Brown v. Glines
Annotate this Case
444 U.S. 348 (1980)
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U.S. Supreme Court
Brown v. Glines, 444 U.S. 348 (1980)
Brown v. Glines
Argued November 6, 1979
Decided January 21, 1980
444 U.S. 348
Air Force regulations require members of that service to obtain approval from their commanders before circulating petitions on Air Force bases. Respondent Air Force Reserve officer was removed from active duty for distributing on an Air Force base petitions to Members of Congress and the Secretary of Defense, which complained about Air Force grooming standards, without having obtained approval of the base commander as required by the regulations. Respondent then brought suit in District Court challenging the validity of the regulations. That court granted summary judgment for respondent, declaring the regulations facially invalid, and the Court of Appeals affirmed.
Held: The regulations are not invalid on their face. Pp. 444 U. S. 353-361.
(a) Such regulations do not violate the First Amendment. Greer v. Spock, 424 U. S. 828. They protect a substantial Government interest unrelated to the suppression of free expression -- the interest in maintaining the respect for duty and discipline so vital to military effectiveness -- and restrict speech no more than is reasonably necessary to protect such interest. Since a military commander is charged with maintaining morale, discipline, and readiness, he must have authority over the distribution of materials that could affect adversely these essential attributes of an effective military force. Pp. 444 U. S. 353-358.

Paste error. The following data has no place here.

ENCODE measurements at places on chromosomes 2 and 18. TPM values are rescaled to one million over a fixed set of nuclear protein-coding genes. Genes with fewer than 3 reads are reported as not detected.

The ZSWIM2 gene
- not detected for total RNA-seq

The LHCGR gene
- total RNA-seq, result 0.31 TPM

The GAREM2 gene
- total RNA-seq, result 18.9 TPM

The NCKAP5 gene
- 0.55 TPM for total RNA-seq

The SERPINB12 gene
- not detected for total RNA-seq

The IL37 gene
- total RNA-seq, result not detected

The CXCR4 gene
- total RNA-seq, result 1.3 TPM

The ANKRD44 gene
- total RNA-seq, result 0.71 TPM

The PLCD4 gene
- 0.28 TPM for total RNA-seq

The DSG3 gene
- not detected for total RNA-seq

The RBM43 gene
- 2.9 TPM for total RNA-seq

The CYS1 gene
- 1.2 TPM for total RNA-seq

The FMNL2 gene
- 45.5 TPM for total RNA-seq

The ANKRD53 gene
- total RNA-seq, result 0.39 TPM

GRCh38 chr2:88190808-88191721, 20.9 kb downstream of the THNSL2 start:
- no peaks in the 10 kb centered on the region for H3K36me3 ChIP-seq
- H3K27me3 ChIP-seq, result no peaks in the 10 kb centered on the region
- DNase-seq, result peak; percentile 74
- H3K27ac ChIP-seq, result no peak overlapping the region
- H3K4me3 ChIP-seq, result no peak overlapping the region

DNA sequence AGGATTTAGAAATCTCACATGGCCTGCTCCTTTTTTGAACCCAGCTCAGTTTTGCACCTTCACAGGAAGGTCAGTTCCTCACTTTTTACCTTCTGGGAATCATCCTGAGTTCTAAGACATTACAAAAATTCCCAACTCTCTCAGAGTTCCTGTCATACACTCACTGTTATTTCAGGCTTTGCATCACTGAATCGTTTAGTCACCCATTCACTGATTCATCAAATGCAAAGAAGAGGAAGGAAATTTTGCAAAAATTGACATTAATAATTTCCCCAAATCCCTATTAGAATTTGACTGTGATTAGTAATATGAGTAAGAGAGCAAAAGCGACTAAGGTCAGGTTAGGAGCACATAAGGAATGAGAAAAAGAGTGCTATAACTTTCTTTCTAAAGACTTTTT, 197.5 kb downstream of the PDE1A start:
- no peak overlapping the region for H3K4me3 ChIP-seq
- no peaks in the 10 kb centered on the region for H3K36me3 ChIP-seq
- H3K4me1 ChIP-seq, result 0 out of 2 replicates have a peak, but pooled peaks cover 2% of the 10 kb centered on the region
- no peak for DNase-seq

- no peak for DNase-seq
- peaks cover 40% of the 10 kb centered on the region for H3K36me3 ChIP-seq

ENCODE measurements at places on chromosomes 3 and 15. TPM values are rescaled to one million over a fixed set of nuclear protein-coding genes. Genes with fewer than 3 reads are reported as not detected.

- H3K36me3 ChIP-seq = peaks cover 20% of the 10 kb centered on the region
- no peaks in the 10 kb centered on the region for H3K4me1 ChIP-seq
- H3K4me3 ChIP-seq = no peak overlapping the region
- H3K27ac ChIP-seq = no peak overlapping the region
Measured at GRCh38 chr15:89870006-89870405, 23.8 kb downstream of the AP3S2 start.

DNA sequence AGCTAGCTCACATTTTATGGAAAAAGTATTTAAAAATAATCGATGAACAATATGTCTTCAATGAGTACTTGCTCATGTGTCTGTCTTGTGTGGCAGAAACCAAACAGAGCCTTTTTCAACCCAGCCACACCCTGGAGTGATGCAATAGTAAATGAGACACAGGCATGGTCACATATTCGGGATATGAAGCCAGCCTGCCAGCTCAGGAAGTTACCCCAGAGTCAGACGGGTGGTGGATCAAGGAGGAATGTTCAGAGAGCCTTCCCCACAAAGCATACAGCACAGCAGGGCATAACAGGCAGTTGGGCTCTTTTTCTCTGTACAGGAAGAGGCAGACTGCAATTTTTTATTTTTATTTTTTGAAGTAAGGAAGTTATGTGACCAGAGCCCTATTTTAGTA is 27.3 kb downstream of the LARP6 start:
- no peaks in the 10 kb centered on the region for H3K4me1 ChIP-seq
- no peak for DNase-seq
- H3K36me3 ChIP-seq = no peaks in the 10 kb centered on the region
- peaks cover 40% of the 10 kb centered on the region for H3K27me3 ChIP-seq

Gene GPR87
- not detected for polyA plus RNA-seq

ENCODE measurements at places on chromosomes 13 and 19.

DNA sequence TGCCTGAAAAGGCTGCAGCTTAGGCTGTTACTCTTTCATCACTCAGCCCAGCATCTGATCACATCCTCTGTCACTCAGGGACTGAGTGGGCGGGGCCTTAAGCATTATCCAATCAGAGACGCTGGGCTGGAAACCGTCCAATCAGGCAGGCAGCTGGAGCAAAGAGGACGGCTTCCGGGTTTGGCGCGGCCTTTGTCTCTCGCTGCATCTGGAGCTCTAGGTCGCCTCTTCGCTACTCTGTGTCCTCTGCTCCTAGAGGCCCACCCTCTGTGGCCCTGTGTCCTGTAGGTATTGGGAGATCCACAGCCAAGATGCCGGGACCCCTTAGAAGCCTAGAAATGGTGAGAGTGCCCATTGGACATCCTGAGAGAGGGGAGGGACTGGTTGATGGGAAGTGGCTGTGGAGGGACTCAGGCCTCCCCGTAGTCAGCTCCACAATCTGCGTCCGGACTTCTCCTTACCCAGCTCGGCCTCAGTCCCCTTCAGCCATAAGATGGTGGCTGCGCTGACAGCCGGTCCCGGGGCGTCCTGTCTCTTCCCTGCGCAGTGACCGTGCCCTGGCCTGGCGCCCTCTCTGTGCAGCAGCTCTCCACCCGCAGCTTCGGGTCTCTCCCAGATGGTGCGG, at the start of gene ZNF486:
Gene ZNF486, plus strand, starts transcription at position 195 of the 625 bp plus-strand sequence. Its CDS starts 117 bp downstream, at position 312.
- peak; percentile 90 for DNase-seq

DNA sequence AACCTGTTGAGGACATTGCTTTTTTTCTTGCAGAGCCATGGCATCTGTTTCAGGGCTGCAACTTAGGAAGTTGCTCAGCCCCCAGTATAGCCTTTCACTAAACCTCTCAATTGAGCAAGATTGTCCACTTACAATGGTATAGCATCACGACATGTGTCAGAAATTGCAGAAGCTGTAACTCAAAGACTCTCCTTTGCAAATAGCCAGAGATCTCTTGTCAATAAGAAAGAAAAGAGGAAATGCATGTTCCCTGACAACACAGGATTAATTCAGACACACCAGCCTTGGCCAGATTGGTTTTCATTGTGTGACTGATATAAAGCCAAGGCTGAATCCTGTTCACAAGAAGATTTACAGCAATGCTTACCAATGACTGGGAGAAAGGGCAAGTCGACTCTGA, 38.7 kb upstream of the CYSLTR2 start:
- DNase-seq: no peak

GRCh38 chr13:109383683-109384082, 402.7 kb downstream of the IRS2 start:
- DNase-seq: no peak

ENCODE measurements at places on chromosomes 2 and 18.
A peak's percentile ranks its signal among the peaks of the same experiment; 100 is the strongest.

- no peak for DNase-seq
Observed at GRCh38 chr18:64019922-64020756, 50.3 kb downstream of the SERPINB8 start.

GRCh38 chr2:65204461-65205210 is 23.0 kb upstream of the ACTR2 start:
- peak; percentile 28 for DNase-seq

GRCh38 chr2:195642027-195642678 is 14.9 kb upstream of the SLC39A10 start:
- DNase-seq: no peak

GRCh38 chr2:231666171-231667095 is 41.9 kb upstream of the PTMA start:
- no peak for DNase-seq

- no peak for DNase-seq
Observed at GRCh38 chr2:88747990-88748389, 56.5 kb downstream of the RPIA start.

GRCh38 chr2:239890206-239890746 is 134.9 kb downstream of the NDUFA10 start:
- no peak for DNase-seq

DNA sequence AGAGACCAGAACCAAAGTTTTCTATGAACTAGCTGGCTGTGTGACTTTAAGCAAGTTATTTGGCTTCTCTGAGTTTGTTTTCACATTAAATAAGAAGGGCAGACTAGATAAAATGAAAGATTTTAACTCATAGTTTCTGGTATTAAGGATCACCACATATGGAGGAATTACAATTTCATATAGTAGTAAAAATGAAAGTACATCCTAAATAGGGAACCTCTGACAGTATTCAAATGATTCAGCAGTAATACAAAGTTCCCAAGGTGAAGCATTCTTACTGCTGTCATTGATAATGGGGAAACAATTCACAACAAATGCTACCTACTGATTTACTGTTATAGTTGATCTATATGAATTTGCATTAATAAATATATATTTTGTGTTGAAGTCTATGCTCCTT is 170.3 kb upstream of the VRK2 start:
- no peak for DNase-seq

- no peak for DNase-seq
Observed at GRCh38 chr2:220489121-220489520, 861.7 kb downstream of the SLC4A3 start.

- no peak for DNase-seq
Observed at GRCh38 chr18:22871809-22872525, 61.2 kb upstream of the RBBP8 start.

(b) Nor do the regulations violate 10 U.S.C. § 1034, which proscribes unwarranted restrictions on a serviceman's right to communicate with a Member of Congress. As § 1034's legislative history makes clear, Congress enacted the statute to ensure that an individual member of the Armed Services could write to his elected representatives without sending his communication through official channels, and not to protect the circulation of collective petitions within a military base. Permitting an individual serviceman to submit a petition directly to any Member of Congress serves § 1034's legislative purpose without unnecessarily endangering a commander's ability to preserve morale and good order among his troops. Pp. 444 U. S. 358-361.
586 F.2d 675, reversed.
POWELL., J., delivered the opinion of the Court, in which BURGER, C.J., WHITE, BLACKMUN, and REHNQUIST, JJ., joined. BRENNAN, J., filed a
dissenting opinion, post, p. 444 U. S. 361. STEWART, J., filed a dissenting opinion in which BRENNAN, J., joined, post, p. 444 U. S. 374. STEVENS, J., filed a dissenting opinion, post, p. 444 U. S. 378. MARSHALL, J., took no part in the consideration or decision of the case.